Hatboro, PA—William George Shuster, an award-winning editor and reporter in the jewelry industry, died August 30 from complications of diabetes. He was 71.
Called “Bill” by colleagues, Shuster spent more than 30 years at JCK magazine. He was best known for his in-depth and thorough coverage of the watch industry, where he bore witness to four decades of change, including the quartz watch crisis of the late 1970s/early 1980s, the renaissance of luxury mechanical watches, and the introduction of the smartwatch. Shuster also covered the majors for JCK, and was well-regarded by executives of all the nation’s leading chain jewelers as well as its top independents.
As a separate project for the Gemological Institute of America (GIA) in 2003, Shuster wrote Legacy of Leadership, an extensive and thorough history of GIA from its founding in 1931 up to that point.
After leaving JCK in 2009, Shuster worked part-time in the industry for top international publications such as GZ (Goldschmeide Zeitung) and the Basel Tribune, the daily newspaper produced during the Basel Fair. Prior to joining JCK—his entry into the jewelry industry—Shuster was a local news reporter at the Bucks County Daily Intelligencier. He was a proud graduate of Wheaton College, Wheaton IL.
Throughout his career, Shuster was honored with many journalism awards, including the Jesse H. Neal award, Chilton Awards, FOLIO Eddie Awards, and more, yet remained unfailingly humble and declined even the smallest of token gifts in an industry where “swag” is routine.
On a personal note, I counted Bill as not only a colleague but a dear personal friend. Many former JCK staff and watch industry colleagues have recounted on social media how kind and helpful Bill was, even if they worked for a competing publication. (Read tributes from fellow journalists Peggy Jo Donahue here, Roberta Naas here, and Rob Bates here.)
Bill was incredibly helpful to me, especially on my first trips to Basel as JCK’s fashion editor and later when I became editor-in-chief of JCK. Before my first trip to Basel, he prepared an extensive information packet, writing out directions to get around the city and details about the fair itself. He also gave me a to-the-minute agenda of his own schedule in case I needed him.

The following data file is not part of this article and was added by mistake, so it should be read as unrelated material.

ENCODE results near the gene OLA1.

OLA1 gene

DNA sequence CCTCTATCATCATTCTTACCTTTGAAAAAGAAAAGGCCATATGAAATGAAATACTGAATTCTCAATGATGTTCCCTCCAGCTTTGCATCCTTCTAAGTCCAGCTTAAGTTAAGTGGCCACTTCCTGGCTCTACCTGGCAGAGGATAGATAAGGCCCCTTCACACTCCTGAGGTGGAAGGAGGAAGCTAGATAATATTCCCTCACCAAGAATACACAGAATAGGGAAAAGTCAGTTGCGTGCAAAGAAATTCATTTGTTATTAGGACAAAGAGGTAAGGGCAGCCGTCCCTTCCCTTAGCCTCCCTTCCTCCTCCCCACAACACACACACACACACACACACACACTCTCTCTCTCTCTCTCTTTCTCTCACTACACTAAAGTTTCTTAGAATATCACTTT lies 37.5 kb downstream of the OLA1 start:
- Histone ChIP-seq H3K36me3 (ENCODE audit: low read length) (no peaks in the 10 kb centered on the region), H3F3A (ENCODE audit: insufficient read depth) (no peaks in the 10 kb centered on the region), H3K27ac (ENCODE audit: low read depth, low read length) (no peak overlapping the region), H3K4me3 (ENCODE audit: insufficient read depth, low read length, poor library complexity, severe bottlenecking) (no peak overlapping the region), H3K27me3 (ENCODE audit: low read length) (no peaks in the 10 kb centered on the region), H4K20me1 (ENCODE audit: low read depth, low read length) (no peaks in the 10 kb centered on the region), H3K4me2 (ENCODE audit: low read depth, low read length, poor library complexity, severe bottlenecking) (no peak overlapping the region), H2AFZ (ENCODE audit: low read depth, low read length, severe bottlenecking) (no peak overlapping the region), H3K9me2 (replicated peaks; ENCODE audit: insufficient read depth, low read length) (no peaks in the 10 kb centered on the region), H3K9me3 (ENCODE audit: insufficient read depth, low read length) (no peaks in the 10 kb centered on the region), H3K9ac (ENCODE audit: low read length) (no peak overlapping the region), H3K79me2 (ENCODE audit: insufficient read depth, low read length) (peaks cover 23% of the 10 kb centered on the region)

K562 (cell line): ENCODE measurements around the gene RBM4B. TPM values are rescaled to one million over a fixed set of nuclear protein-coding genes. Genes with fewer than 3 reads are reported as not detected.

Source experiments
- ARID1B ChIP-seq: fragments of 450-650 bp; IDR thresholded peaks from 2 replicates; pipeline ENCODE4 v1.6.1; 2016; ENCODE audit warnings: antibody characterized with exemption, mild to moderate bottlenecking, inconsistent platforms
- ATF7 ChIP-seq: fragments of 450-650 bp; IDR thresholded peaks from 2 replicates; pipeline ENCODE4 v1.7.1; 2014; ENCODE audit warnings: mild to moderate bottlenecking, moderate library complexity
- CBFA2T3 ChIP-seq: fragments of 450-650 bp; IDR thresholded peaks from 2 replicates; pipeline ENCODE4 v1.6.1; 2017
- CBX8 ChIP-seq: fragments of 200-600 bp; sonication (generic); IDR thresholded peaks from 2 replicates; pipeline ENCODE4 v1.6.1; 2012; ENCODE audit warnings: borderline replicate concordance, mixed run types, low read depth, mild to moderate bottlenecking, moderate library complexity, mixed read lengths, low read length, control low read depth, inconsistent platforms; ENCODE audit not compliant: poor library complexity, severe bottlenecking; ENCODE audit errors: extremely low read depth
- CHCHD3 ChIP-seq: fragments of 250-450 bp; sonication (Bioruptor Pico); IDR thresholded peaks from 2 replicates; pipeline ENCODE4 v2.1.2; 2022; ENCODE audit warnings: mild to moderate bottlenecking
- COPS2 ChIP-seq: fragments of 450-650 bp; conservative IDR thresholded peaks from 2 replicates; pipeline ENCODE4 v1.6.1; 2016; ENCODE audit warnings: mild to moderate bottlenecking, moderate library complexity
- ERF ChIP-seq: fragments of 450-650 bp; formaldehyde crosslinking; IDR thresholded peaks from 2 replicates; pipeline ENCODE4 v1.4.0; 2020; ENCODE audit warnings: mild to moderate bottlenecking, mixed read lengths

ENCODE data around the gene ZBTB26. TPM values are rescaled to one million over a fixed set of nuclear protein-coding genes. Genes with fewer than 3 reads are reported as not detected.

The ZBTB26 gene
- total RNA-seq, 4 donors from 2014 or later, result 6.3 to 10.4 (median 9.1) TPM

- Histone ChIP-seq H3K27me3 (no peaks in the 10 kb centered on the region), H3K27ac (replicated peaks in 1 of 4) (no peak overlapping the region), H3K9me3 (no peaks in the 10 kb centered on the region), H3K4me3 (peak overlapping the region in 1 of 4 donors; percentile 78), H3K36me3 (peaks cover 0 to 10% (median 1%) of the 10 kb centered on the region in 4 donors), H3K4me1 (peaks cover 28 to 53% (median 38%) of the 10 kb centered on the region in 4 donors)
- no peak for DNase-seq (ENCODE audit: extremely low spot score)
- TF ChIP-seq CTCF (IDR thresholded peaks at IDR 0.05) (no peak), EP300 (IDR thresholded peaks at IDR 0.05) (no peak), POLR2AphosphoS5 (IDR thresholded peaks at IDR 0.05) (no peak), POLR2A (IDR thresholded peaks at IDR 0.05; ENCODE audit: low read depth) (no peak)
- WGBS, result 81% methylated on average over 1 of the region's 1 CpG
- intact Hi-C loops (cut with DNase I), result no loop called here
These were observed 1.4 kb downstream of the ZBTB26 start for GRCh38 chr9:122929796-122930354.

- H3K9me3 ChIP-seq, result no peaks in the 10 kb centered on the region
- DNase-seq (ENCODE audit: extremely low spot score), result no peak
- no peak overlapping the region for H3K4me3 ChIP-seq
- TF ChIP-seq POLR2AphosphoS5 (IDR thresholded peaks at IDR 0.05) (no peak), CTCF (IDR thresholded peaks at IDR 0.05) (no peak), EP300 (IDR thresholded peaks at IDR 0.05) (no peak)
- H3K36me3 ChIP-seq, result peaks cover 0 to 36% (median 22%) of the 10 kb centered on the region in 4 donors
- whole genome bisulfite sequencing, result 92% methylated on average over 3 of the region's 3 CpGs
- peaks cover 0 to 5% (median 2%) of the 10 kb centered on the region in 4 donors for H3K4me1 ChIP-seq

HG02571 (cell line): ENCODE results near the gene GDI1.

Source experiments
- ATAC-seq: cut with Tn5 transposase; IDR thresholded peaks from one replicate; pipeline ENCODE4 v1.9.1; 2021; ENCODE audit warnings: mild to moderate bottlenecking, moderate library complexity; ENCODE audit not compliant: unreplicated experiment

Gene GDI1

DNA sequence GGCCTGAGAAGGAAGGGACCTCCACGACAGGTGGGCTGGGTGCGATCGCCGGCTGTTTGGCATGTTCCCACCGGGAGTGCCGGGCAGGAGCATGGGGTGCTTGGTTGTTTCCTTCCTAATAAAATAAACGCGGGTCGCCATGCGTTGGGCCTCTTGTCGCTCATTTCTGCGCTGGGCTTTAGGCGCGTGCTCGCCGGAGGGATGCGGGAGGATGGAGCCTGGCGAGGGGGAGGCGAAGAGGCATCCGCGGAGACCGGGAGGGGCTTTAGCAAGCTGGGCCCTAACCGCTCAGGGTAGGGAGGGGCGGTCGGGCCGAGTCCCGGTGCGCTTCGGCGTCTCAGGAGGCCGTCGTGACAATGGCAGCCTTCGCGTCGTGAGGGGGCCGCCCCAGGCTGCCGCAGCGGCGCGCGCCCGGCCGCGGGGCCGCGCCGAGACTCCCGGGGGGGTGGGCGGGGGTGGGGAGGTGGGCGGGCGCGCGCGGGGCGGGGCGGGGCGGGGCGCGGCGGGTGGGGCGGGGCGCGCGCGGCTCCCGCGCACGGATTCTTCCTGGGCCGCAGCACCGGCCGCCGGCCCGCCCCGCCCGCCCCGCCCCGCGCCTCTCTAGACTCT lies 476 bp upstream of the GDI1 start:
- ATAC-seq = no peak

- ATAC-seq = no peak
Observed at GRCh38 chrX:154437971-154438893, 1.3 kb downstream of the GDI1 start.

Later, as chief editor of JCK, I always knew Bill had my back no matter what. Even when he vehemently disagreed with something I said or did, he came through for me every time, excellently and without fail.
Deeply devout in his Christian faith, Bill often included a quote from Scripture or an appropriate line of poetry in greeting cards and other notes. An Evangelical Lutheran, he faithfully said grace before every meal, whether in the Chilton Co. cafeteria or at an industry dinner. Always the leader in marshaling the JCK staff to celebrate a birthday or mourn the loss of a colleague, on 9/11 he led us in ecumenical prayer as we stood in front of a small portable television watching the Twin Towers fall.
Ironically, as I was writing this tribute to Bill, I also was working on our story about how jewelers are helping after Hurricane Harvey. At JCK we called him Bill “Hurricane” Shuster, as he always covered any disaster that impacted jewelers.
Much has been said about Bill’s kindness, gentleness, knowledge, and humility. But Bill also had an insatiable curiosity and thirst for knowledge, an encyclopedic memory, and a keen sense of humor. He loved Shakespeare, poetry, literature, space and science fiction (he was an ardent “Trekkie”), and Monty Python. Any malfunctioning piece of JCK office equipment would inspire an accurate rendition of Monty Python’s “Dead Parrot” sketch, with the offending piece of machinery in place of the parrot. As a master punster, Bill had no equal, and when he started a volley of puns it could last for days. An avid photographer, he chronicled every trip and JCK celebration lunch with his trusty camera, humorously catching colleagues with forks in mouth.
Bill loved to drive extremely fast. A pacifist his entire life, he was granted conscientious objector status in the Vietnam War, but served his country in a noncombat role in a medical unit. He told the story that while in the army stationed in New Mexico, he was pulled over for speeding. The police officer asked if he realized he was traveling at 120 mph, to which Bill replied, “Yes, Officer, I do. Is there a problem?”
We also joked about Bill’s love of fast food. Despite his passion for world travel, Bill's idea of a royal meal was dinner at Burger King and dessert at Dairy Queen, and another former colleague, Russell Shor, now senior industry analyst at GIA, recalled that Bill could map out every Burger King in Hong Kong.
Bill was extremely proud of his German heritage. His German-born mother was stranded in the United States in 1939 when WWII broke out while she was visiting relatives here. Her family in Germany—with whom Bill remained close his entire life—ardently opposed Adolph Hitler and Nazism, suffering great risk and consequence for their views. Every year prior to the Basel fair, Bill would first accompany his mother to visit her family in Germany, and as soon as the fair concluded, he would head back to pick her up and travel home with her.
Preceded in death by his parents, William and Lieselotte Shuster, Bill is survived by his brothers, Ronald (Ron) and Robert (Bob) Shuster. In lieu of flowers, the family asks that donations be sent in his name to three of his favorite charities: World Vision, Wycliffe Bible Translators, or Samaritan's Purse.